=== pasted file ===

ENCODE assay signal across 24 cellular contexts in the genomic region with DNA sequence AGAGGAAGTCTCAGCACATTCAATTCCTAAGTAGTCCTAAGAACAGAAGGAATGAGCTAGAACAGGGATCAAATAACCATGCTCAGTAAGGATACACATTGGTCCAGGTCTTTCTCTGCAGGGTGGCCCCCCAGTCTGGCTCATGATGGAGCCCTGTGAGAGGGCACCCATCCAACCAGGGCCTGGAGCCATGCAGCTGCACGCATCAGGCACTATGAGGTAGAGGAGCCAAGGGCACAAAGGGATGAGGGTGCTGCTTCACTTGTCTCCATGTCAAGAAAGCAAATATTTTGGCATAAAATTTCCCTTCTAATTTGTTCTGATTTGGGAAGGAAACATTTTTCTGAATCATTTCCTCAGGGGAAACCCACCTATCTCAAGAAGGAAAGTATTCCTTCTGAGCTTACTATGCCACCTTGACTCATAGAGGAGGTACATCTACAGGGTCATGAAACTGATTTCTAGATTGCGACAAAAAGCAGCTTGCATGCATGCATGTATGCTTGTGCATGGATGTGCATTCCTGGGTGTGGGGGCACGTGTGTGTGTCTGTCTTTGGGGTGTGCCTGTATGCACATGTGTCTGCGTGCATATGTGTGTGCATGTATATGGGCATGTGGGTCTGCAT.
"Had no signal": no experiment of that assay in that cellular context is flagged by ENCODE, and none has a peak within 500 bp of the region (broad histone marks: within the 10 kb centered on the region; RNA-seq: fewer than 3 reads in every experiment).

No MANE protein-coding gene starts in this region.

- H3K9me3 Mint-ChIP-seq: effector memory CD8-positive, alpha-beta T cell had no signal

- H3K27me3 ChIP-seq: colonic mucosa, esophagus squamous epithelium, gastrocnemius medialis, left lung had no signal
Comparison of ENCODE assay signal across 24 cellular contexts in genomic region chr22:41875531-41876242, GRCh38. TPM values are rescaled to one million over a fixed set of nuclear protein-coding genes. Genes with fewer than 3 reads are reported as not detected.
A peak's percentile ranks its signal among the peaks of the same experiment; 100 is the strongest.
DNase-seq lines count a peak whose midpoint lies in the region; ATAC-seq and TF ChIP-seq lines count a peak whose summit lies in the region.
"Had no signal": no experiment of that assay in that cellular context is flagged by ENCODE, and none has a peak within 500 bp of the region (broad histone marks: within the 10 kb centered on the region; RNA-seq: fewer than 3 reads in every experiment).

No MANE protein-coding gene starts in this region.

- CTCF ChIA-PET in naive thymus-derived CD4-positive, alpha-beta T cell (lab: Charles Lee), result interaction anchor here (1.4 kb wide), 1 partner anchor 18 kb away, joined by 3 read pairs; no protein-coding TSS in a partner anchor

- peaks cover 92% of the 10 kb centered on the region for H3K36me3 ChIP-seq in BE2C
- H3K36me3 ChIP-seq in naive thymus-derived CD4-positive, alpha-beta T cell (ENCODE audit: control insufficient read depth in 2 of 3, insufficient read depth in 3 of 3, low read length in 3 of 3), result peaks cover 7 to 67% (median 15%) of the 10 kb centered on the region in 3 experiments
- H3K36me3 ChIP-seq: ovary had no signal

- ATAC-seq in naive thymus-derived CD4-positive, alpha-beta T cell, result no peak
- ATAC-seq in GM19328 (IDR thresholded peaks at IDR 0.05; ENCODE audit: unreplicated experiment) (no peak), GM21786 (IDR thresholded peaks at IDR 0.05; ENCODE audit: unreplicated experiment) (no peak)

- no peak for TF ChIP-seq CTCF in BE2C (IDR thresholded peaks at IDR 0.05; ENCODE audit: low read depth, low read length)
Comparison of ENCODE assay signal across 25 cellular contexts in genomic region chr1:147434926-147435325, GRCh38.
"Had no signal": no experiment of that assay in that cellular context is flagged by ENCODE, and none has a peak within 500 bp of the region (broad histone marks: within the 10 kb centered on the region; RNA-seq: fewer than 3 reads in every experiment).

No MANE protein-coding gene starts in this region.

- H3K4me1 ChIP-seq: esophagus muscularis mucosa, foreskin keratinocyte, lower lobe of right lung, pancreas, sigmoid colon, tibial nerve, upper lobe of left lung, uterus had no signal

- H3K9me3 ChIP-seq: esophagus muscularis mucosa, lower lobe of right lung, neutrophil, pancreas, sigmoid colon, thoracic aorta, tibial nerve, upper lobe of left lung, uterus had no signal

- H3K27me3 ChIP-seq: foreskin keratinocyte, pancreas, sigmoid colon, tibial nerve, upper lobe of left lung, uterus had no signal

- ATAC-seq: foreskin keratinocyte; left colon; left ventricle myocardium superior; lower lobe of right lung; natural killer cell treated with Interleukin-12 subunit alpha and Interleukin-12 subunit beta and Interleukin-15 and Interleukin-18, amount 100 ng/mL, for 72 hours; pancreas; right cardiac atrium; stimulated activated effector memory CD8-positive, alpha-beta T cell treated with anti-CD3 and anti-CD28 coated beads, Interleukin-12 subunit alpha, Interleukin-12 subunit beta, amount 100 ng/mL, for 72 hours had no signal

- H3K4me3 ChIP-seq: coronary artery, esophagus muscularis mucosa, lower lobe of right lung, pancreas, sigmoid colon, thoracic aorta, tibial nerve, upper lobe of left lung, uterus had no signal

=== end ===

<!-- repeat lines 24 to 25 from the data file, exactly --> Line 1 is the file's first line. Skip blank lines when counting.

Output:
- ATAC-seq: foreskin keratinocyte; left colon; left ventricle myocardium superior; lower lobe of right lung; natural killer cell treated with Interleukin-12 subunit alpha and Interleukin-12 subunit beta and Interleukin-15 and Interleukin-18, amount 100 ng/mL, for 72 hours; pancreas; right cardiac atrium; stimulated activated effector memory CD8-positive, alpha-beta T cell treated with anti-CD3 and anti-CD28 coated beads, Interleukin-12 subunit alpha, Interleukin-12 subunit beta, amount 100 ng/mL, for 72 hours had no signal

- H3K4me3 ChIP-seq: coronary artery, esophagus muscularis mucosa, lower lobe of right lung, pancreas, sigmoid colon, thoracic aorta, tibial nerve, upper lobe of left lung, uterus had no signal